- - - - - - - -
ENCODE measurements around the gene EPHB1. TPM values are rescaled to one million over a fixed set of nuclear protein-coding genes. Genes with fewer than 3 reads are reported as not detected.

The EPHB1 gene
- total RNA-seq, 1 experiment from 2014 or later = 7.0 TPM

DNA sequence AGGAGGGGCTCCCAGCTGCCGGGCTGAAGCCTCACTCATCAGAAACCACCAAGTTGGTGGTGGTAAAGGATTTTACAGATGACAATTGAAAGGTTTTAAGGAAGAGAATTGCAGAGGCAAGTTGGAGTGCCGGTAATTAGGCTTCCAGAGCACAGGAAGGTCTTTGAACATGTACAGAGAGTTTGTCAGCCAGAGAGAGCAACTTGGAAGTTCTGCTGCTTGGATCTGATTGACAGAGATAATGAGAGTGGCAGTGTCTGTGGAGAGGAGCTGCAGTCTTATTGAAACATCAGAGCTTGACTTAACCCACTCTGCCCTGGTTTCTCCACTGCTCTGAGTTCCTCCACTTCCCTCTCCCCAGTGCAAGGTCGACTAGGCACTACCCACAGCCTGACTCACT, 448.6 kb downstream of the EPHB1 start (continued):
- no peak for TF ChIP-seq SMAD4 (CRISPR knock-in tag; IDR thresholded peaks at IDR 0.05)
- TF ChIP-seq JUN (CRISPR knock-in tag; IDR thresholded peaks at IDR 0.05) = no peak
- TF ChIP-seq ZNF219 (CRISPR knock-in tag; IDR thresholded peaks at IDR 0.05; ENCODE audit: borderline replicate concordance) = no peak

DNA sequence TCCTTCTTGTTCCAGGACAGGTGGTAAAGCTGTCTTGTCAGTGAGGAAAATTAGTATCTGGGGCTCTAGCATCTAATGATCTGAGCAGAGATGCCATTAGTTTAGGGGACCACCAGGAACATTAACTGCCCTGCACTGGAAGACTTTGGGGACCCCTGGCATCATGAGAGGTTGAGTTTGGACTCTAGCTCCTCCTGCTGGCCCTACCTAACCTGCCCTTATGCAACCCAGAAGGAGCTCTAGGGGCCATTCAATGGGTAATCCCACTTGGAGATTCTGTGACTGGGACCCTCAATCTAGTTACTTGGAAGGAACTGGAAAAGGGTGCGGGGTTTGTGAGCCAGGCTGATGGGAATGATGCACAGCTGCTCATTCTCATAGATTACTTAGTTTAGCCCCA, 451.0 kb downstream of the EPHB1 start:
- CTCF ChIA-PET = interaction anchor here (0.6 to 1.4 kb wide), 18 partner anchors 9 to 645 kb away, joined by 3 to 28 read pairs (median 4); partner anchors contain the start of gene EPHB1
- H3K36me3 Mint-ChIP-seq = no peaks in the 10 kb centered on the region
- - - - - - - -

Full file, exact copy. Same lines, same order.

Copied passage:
ENCODE measurements around the gene EPHB1. TPM values are rescaled to one million over a fixed set of nuclear protein-coding genes. Genes with fewer than 3 reads are reported as not detected.

The EPHB1 gene
- total RNA-seq, 1 experiment from 2014 or later = 7.0 TPM

DNA sequence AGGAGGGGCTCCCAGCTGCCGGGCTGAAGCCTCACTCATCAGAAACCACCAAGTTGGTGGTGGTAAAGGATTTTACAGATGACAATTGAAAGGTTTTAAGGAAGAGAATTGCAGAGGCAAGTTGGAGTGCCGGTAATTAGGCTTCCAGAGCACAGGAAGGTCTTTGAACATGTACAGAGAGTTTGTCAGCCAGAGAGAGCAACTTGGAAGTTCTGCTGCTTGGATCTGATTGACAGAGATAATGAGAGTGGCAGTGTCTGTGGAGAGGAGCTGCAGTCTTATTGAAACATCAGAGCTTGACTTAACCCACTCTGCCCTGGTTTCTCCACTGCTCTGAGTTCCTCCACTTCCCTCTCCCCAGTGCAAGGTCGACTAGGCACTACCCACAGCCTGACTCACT, 448.6 kb downstream of the EPHB1 start (continued):
- no peak for TF ChIP-seq SMAD4 (CRISPR knock-in tag; IDR thresholded peaks at IDR 0.05)
- TF ChIP-seq JUN (CRISPR knock-in tag; IDR thresholded peaks at IDR 0.05) = no peak
- TF ChIP-seq ZNF219 (CRISPR knock-in tag; IDR thresholded peaks at IDR 0.05; ENCODE audit: borderline replicate concordance) = no peak

DNA sequence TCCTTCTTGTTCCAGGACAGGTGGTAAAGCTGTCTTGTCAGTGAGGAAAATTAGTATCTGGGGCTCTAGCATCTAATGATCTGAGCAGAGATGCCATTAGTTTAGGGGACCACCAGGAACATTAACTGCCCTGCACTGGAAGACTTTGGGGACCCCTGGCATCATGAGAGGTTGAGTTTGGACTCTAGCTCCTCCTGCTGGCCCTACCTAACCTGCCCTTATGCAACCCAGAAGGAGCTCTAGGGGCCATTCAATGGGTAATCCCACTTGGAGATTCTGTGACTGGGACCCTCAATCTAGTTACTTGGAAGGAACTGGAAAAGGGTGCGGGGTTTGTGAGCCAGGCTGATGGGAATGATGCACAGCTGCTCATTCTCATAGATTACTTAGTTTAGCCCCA, 451.0 kb downstream of the EPHB1 start:
- CTCF ChIA-PET = interaction anchor here (0.6 to 1.4 kb wide), 18 partner anchors 9 to 645 kb away, joined by 3 to 28 read pairs (median 4); partner anchors contain the start of gene EPHB1
- H3K36me3 Mint-ChIP-seq = no peaks in the 10 kb centered on the region